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New Research Examines Oral Probiotic in Dogs for Combating Halitosis

Posted on Wednesday, October 9, 2013

BLIS Technologies Ltd in New Zealand has announced the successful completion of the first phase in a research program that focuses on preventing bad breath in dogs. According to the program leader at BLIS Technologies, Dr. John Hale, the BLIS K12™ probiotic, which is already known for its ability to inhibit bacteria responsible for the severe bad breath in humans, has been given to dogs to determine if bad breath can be reduced or eliminated in companion animals.

“The trial was a pilot study to determine the viability of the BLIS K12™ probiotic in a dog’s mouth, using either a liquid and solid dose form,” Hale said. “The results from this small pilot trial were encouraging enough to commence a longer, extended dosing trial in dogs, which started in Dunedin last week.”

The study was made possible through collaboration between BLIS Technologies and the Otago Polytechnic School of Veterinary Nursing, where many of the staff have volunteered their own dogs for the trial. BLIS Technologies has already undertaken bench-top studies in their own laboratory and found that their BLIS K12™ probiotic was able to inhibit around 50% of the various bacteria of a dog’s mouth and this is a big part of the reason why the company has undertaken these trials in dogs.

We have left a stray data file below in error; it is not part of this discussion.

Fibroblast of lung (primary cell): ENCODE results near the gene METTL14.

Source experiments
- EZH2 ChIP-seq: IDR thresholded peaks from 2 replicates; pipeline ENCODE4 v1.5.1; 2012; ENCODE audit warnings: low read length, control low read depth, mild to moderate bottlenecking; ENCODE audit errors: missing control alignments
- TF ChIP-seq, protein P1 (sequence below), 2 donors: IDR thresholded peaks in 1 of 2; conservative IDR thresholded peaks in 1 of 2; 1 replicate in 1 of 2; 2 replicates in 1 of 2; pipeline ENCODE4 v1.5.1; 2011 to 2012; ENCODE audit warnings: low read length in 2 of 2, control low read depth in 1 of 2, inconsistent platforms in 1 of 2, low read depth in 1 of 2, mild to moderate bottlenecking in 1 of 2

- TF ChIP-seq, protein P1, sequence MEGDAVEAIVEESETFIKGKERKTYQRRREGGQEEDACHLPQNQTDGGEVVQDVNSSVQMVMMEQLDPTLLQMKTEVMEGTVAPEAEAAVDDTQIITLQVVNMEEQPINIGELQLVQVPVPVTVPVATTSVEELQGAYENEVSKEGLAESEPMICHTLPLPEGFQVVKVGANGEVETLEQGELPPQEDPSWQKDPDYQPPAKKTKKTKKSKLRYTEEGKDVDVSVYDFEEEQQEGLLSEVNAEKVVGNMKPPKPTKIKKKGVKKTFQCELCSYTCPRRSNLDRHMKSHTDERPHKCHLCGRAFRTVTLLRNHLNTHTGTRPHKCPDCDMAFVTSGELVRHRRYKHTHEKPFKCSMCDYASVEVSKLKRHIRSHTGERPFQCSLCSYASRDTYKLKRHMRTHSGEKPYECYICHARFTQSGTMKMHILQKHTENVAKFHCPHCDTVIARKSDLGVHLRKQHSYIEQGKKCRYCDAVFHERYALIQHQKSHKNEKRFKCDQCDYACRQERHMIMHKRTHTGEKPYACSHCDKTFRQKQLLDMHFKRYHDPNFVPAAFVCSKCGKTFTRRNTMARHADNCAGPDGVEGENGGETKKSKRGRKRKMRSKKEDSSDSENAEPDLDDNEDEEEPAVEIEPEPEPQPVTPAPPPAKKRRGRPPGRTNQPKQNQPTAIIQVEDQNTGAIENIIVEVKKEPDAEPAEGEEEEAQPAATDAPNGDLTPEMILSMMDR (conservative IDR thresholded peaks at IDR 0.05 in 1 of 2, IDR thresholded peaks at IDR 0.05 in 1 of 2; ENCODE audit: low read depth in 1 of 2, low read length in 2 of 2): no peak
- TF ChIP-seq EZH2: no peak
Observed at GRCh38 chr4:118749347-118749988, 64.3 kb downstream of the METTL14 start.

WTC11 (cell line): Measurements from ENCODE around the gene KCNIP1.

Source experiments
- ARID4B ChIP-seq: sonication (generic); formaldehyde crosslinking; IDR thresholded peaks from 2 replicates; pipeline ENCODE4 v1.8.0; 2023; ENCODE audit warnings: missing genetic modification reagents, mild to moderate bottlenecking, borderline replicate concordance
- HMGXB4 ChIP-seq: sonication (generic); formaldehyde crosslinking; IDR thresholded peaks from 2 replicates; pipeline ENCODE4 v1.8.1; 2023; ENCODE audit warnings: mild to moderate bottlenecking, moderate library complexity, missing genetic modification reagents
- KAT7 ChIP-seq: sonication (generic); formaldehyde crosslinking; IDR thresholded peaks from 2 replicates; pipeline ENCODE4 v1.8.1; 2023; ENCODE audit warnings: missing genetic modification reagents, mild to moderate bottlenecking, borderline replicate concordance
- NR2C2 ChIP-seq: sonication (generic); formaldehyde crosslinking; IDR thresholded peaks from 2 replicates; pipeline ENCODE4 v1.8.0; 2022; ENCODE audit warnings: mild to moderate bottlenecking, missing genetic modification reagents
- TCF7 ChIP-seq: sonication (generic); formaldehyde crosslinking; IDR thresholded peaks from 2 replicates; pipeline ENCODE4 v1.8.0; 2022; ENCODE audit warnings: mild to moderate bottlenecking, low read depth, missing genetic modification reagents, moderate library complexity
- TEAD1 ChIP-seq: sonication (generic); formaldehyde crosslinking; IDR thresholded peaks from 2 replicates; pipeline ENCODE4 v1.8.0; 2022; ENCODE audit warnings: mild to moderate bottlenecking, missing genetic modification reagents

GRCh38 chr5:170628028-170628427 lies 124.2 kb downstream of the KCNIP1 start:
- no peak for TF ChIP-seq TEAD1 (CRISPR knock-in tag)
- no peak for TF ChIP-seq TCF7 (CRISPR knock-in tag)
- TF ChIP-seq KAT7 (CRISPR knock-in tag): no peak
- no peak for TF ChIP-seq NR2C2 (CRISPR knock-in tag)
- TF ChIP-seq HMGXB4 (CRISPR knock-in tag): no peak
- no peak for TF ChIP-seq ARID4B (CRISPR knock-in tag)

Bacterial infections of the teeth and gums in dogs and cats are increasing problem, according to the veterinary industry and while BLIS Technologies is currently just focused on bacterial bad breath in dogs, it is hoped that the company could eventually expand its research into the animal periodontal area.

"This research represents further evidence that the BLIS K12™ probiotic is a highly versatile organism and plays an important role in the company’s commercial strategy,” said Dr. Barry Richardson, Chief Executive of BLIS Technologies. "We believe that this early data points to a beneficial effect in dogs and we would expect further studies to confirm this effect before commercialization in the animal market."

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